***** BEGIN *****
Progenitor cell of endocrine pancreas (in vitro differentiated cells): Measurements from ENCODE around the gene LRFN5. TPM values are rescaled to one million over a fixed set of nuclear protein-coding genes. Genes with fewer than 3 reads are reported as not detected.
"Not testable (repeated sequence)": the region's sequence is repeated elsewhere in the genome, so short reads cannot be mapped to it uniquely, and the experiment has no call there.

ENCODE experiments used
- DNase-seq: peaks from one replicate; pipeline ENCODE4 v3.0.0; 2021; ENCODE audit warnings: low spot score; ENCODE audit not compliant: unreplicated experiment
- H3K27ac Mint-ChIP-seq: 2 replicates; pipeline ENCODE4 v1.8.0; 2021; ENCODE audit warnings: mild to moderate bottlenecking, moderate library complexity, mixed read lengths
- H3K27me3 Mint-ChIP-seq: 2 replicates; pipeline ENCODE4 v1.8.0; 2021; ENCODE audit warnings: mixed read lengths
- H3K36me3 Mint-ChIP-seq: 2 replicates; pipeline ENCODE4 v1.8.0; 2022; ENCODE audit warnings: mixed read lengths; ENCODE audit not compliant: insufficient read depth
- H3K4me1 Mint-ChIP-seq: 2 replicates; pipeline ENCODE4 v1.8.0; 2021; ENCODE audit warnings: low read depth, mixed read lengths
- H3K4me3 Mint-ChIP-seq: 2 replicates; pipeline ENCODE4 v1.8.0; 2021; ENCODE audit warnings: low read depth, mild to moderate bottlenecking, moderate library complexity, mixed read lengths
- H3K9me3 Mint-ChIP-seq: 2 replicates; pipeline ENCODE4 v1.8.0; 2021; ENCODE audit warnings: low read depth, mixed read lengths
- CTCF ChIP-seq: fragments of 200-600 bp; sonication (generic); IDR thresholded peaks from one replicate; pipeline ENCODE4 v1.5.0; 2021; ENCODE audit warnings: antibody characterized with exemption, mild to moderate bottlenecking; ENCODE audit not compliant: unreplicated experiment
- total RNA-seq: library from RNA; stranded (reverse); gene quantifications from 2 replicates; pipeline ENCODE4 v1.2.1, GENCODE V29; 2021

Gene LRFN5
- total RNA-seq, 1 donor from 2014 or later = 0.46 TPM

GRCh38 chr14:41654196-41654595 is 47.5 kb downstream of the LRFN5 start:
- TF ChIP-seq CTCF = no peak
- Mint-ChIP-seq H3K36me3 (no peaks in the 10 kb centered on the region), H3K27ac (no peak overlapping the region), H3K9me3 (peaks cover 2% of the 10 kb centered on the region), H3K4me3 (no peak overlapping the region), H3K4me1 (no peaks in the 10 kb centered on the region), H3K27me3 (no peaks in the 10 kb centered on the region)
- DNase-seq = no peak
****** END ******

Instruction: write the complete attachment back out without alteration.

Progenitor cell of endocrine pancreas (in vitro differentiated cells): Measurements from ENCODE around the gene LRFN5. TPM values are rescaled to one million over a fixed set of nuclear protein-coding genes. Genes with fewer than 3 reads are reported as not detected.
"Not testable (repeated sequence)": the region's sequence is repeated elsewhere in the genome, so short reads cannot be mapped to it uniquely, and the experiment has no call there.

ENCODE experiments used
- DNase-seq: peaks from one replicate; pipeline ENCODE4 v3.0.0; 2021; ENCODE audit warnings: low spot score; ENCODE audit not compliant: unreplicated experiment
- H3K27ac Mint-ChIP-seq: 2 replicates; pipeline ENCODE4 v1.8.0; 2021; ENCODE audit warnings: mild to moderate bottlenecking, moderate library complexity, mixed read lengths
- H3K27me3 Mint-ChIP-seq: 2 replicates; pipeline ENCODE4 v1.8.0; 2021; ENCODE audit warnings: mixed read lengths
- H3K36me3 Mint-ChIP-seq: 2 replicates; pipeline ENCODE4 v1.8.0; 2022; ENCODE audit warnings: mixed read lengths; ENCODE audit not compliant: insufficient read depth
- H3K4me1 Mint-ChIP-seq: 2 replicates; pipeline ENCODE4 v1.8.0; 2021; ENCODE audit warnings: low read depth, mixed read lengths
- H3K4me3 Mint-ChIP-seq: 2 replicates; pipeline ENCODE4 v1.8.0; 2021; ENCODE audit warnings: low read depth, mild to moderate bottlenecking, moderate library complexity, mixed read lengths
- H3K9me3 Mint-ChIP-seq: 2 replicates; pipeline ENCODE4 v1.8.0; 2021; ENCODE audit warnings: low read depth, mixed read lengths
- CTCF ChIP-seq: fragments of 200-600 bp; sonication (generic); IDR thresholded peaks from one replicate; pipeline ENCODE4 v1.5.0; 2021; ENCODE audit warnings: antibody characterized with exemption, mild to moderate bottlenecking; ENCODE audit not compliant: unreplicated experiment
- total RNA-seq: library from RNA; stranded (reverse); gene quantifications from 2 replicates; pipeline ENCODE4 v1.2.1, GENCODE V29; 2021

Gene LRFN5
- total RNA-seq, 1 donor from 2014 or later = 0.46 TPM

GRCh38 chr14:41654196-41654595 is 47.5 kb downstream of the LRFN5 start:
- TF ChIP-seq CTCF = no peak
- Mint-ChIP-seq H3K36me3 (no peaks in the 10 kb centered on the region), H3K27ac (no peak overlapping the region), H3K9me3 (peaks cover 2% of the 10 kb centered on the region), H3K4me3 (no peak overlapping the region), H3K4me1 (no peaks in the 10 kb centered on the region), H3K27me3 (no peaks in the 10 kb centered on the region)
- DNase-seq = no peak